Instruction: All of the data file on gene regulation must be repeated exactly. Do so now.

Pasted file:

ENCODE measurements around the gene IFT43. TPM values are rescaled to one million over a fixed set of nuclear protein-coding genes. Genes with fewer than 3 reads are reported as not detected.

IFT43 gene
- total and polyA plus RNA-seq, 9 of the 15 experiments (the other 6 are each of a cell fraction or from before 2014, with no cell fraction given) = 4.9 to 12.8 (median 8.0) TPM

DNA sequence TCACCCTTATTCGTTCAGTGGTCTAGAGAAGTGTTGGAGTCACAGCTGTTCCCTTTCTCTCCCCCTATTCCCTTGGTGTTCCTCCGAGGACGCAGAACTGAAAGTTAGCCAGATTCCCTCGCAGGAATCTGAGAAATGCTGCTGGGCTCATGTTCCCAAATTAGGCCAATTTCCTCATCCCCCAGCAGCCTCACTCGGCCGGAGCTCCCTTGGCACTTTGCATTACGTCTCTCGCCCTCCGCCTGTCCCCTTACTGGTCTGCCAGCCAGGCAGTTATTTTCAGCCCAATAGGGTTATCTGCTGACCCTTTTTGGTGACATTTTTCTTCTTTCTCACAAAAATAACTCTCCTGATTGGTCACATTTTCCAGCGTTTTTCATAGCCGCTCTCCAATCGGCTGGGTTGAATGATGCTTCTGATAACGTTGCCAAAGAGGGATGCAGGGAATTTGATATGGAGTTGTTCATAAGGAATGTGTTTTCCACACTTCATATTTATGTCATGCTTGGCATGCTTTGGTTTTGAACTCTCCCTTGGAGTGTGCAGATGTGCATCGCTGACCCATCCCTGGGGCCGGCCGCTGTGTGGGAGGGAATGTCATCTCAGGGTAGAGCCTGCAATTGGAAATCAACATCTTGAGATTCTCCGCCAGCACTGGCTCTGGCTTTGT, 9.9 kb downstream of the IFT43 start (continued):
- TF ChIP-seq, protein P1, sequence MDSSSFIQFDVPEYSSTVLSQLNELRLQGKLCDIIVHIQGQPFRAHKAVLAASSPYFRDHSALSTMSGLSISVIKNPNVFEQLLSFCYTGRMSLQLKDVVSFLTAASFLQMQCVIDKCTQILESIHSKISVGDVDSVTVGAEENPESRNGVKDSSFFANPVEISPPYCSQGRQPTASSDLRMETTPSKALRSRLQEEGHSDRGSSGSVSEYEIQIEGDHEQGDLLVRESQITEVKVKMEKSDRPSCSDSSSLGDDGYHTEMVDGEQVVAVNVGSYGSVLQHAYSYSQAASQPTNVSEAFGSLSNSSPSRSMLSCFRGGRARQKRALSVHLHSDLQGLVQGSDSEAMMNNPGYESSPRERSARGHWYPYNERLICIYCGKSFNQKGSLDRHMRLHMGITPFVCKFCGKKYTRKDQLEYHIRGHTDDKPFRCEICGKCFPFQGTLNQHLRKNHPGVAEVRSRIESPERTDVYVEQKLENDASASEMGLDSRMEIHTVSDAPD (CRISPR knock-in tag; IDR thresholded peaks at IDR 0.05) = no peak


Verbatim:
ENCODE measurements around the gene IFT43. TPM values are rescaled to one million over a fixed set of nuclear protein-coding genes. Genes with fewer than 3 reads are reported as not detected.

IFT43 gene
- total and polyA plus RNA-seq, 9 of the 15 experiments (the other 6 are each of a cell fraction or from before 2014, with no cell fraction given) = 4.9 to 12.8 (median 8.0) TPM

DNA sequence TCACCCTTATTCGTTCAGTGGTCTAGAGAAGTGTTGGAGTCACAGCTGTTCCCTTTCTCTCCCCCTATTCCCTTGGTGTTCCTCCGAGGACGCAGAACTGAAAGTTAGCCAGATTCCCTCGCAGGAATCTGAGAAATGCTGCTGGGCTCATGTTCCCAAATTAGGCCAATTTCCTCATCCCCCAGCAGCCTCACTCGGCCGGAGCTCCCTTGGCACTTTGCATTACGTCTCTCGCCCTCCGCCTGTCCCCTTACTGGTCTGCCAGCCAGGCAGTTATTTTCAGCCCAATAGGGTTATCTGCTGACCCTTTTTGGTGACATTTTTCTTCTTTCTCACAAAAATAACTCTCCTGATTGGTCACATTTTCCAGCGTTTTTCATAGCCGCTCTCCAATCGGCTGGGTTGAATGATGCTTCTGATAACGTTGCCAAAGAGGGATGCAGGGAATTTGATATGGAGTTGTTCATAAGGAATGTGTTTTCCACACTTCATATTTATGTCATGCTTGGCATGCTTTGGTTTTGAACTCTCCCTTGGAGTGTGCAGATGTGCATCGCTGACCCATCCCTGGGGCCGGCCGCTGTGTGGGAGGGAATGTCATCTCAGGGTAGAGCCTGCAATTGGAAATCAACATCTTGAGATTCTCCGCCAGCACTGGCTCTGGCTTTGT, 9.9 kb downstream of the IFT43 start (continued):
- TF ChIP-seq, protein P1, sequence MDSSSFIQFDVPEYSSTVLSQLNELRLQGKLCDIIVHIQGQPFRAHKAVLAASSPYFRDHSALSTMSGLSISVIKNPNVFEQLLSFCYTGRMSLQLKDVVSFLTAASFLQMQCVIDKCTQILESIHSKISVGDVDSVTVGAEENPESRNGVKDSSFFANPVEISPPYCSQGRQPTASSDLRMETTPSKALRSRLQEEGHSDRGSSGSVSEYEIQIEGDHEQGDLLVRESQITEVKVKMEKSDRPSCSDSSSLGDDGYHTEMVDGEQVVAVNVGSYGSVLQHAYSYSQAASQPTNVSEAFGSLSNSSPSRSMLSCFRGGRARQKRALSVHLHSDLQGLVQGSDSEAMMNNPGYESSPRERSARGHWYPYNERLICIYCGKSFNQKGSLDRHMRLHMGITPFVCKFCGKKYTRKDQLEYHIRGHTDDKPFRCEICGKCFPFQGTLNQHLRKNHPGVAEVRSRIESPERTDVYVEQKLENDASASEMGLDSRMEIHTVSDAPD (CRISPR knock-in tag; IDR thresholded peaks at IDR 0.05) = no peak